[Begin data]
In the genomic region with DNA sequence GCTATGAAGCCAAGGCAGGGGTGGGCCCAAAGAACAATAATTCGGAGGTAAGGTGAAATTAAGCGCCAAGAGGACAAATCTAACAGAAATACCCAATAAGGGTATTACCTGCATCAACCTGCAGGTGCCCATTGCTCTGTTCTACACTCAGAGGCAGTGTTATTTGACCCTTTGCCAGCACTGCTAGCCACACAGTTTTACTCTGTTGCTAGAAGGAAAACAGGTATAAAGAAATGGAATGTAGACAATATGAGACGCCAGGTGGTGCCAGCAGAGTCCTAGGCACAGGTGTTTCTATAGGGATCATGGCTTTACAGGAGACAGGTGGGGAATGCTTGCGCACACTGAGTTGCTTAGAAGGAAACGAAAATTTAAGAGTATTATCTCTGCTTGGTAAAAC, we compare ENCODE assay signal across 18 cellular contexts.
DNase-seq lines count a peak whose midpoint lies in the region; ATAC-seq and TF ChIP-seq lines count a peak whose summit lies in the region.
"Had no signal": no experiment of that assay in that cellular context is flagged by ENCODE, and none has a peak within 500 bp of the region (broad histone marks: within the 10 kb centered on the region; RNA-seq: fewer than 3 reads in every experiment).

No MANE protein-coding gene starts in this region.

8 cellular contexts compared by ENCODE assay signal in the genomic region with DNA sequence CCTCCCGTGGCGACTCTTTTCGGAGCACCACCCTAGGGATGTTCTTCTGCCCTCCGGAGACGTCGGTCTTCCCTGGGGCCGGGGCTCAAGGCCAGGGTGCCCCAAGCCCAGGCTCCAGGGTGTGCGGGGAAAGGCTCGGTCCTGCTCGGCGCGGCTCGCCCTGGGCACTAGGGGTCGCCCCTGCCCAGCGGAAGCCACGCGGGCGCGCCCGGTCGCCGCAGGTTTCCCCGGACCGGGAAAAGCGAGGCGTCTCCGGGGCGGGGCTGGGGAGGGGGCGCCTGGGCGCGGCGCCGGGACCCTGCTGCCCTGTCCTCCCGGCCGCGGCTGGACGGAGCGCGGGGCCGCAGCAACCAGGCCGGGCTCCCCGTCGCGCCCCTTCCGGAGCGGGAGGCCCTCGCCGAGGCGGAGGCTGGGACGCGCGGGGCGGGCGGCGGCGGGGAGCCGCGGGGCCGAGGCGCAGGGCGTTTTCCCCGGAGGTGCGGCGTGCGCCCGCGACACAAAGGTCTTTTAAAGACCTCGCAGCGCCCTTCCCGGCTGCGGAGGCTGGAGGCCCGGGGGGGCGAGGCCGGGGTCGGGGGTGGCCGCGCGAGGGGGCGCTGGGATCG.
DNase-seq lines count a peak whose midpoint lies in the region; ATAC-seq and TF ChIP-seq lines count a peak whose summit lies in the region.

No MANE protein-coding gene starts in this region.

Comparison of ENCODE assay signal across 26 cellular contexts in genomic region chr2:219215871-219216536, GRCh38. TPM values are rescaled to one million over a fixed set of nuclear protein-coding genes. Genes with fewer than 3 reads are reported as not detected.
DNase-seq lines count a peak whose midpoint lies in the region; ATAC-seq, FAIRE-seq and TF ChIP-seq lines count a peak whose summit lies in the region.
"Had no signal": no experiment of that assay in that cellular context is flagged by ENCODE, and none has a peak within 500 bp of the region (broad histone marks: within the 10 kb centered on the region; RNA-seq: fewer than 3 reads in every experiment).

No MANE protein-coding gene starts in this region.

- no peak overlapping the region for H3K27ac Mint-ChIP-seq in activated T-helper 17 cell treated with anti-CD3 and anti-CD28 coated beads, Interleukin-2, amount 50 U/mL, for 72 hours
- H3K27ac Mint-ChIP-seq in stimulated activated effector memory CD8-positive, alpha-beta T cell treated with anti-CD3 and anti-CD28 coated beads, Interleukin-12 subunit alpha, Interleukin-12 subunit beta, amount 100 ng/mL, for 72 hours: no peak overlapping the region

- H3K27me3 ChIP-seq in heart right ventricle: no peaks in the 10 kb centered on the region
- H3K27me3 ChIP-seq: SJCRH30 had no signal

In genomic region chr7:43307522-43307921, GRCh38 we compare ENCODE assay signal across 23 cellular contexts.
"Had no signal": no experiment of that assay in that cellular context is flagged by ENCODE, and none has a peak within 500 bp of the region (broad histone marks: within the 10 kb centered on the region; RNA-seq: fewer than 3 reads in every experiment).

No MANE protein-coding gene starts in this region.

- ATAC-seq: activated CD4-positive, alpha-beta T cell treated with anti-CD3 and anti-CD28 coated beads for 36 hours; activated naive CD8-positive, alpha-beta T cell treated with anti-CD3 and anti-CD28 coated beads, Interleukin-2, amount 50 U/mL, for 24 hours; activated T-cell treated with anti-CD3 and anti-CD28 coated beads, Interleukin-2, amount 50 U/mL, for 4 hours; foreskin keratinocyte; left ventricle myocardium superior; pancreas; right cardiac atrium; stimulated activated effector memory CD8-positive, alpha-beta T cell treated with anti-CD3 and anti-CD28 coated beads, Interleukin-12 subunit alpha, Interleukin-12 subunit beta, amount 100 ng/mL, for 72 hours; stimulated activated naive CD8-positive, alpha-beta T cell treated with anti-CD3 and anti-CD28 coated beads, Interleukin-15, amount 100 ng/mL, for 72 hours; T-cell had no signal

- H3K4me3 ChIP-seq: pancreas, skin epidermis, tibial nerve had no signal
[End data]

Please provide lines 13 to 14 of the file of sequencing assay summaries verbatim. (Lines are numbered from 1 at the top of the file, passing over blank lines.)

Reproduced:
- H3K27ac Mint-ChIP-seq in stimulated activated effector memory CD8-positive, alpha-beta T cell treated with anti-CD3 and anti-CD28 coated beads, Interleukin-12 subunit alpha, Interleukin-12 subunit beta, amount 100 ng/mL, for 72 hours: no peak overlapping the region

- H3K27me3 ChIP-seq in heart right ventricle: no peaks in the 10 kb centered on the region